AMD is putting a lot of their older cards on the legacy from here on out, which could mean that a lot of people will be missing out on all the goodness they just put out.
TechRadar reports that Team Red just killed support for their older graphics cards based on the Graphics Core Next (GCN) architecture with the release of their latest Adrenalin 21.6.1 drivers, which also brought support for their brand-new FidelityFX Super Resolution feature. This also includes all pre-Ryzen APUs.
If you're still running an R9/R7R5, HD8000/7000, or an Athlon/A-Series/A-Series Pro/Sempron APU, you're officially out of driver support from here on out--meaning, even some still quite capable GPUs like the R9 Fury or Fury X are now on the legacy lineup. And if you're also still running something like an R9 390X, then you're out of luck as well.
Aside from this, AMD is also killing off official driver support for Windows 7, as stated on their official website (where the full list of now-unsupported graphics cards is, if you want to see it all). Considering that Microsoft already relegated Windows 7 to legacy in January of last year, this has been a long time coming on the part of Team Red.
This decision comes after NVIDIA has also decided it's killing off their Kepler graphics cards from the 600 and 700 series, which further puts a lot of folks who are still holding on to their old GPUs at a software disadvantage from here on out. Newer games, while they will likely still be supported on this old hardware, are not going to get performance optimizations from drivers anymore.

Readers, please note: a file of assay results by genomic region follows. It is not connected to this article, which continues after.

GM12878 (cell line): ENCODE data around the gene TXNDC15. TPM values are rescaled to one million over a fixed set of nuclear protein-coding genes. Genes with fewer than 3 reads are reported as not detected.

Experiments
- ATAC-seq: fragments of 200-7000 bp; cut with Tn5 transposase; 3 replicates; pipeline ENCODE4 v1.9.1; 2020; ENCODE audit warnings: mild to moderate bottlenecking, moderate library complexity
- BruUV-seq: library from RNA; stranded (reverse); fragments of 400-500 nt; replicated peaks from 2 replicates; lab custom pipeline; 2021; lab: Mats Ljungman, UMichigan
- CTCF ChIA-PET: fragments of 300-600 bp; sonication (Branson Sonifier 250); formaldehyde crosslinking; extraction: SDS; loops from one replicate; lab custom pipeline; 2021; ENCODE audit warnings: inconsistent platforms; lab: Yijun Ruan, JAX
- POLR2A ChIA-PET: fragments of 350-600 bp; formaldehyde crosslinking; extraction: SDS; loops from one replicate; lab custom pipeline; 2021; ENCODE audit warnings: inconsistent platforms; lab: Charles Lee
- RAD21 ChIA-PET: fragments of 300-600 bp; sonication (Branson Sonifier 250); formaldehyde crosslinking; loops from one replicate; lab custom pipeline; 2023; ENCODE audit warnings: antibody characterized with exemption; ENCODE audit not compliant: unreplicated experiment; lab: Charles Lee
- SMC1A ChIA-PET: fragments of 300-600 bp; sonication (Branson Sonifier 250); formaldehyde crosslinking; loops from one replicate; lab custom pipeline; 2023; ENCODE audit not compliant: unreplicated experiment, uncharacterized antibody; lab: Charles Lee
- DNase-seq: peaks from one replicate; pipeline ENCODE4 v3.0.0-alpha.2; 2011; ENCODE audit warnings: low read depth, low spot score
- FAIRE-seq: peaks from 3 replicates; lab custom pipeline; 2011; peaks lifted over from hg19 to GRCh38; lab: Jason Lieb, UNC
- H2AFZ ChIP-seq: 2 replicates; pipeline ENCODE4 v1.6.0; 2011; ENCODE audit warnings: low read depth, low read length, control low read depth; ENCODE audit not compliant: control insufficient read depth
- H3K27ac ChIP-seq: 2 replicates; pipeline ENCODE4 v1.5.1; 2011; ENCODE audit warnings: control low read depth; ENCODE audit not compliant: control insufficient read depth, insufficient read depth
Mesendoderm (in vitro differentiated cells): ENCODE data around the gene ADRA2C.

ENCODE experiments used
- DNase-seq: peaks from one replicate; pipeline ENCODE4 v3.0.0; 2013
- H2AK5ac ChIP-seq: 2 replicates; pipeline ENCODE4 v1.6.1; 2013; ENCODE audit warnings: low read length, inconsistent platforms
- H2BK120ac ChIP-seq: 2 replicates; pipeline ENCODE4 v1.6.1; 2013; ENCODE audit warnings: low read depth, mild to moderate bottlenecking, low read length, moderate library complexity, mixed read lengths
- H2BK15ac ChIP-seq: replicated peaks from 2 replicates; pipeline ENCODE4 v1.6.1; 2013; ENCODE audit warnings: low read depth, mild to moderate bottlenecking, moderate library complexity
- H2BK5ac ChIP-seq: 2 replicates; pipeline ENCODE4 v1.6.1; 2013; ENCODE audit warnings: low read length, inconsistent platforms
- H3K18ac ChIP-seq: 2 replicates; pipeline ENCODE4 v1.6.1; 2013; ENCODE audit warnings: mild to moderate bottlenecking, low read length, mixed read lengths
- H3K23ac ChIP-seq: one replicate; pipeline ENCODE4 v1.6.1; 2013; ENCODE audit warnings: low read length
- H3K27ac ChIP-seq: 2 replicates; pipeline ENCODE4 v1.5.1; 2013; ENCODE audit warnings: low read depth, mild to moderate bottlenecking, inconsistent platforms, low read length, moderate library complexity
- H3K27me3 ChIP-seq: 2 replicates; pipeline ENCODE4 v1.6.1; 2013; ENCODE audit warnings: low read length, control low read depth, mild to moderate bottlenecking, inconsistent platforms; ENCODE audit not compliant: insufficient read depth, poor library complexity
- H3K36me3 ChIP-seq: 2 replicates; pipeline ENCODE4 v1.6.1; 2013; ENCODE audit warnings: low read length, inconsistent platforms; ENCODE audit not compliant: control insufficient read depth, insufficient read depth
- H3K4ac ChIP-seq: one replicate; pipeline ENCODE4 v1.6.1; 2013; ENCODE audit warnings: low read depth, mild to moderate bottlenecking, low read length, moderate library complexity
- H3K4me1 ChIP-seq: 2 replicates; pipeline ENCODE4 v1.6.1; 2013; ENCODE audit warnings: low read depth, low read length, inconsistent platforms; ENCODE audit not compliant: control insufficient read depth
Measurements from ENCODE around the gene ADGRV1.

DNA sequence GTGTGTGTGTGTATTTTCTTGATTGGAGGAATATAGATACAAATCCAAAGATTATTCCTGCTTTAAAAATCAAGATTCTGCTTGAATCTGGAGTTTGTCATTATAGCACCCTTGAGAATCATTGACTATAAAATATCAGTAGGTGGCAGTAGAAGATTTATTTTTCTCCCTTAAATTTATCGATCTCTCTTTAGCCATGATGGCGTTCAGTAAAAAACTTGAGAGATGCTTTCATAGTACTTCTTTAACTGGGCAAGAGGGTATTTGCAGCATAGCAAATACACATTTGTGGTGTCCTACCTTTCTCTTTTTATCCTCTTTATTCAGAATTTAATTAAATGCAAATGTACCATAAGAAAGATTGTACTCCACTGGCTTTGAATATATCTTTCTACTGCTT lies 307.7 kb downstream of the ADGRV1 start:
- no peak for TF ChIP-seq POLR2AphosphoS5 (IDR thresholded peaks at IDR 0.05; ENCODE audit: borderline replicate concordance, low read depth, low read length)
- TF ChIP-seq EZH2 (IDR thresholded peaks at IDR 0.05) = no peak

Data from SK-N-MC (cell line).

AMD and NVIDIA GPU Shortage Easing Up In Time?
AMD and NVIDIA dropping driver support from their old graphics cards is bad news to a lot of folks, especially for those who had no choice but to hold on to their aging hardware in light of the current status of the GPU market. But maybe it's not so bad right now; in fact, things might actually be easing up.
It's been reported that the latest NVIDIA and AMD graphics cards have experienced their biggest price drops yet, especially in Europe. GPUs over there now cost as much as 50 percent off their previous street pricing about a month ago, and it's due to two main factors: supply problems are easing up, and cryptocurrency mining not being as profitable anymore.
Aside from that, AMD has been at the forefront of keeping older hardware alive, too, even those that aren't theirs. They recently launched their much-awaited FidelityFX Super Resolution, which helps boost frame rates on aging hardware and thus making them more relevant again. The biggest catch with FSR is that it works on graphics cards from the RX 400 series onward and NVIDIA ones starting from the Pascal series.
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Written by RJ Pierce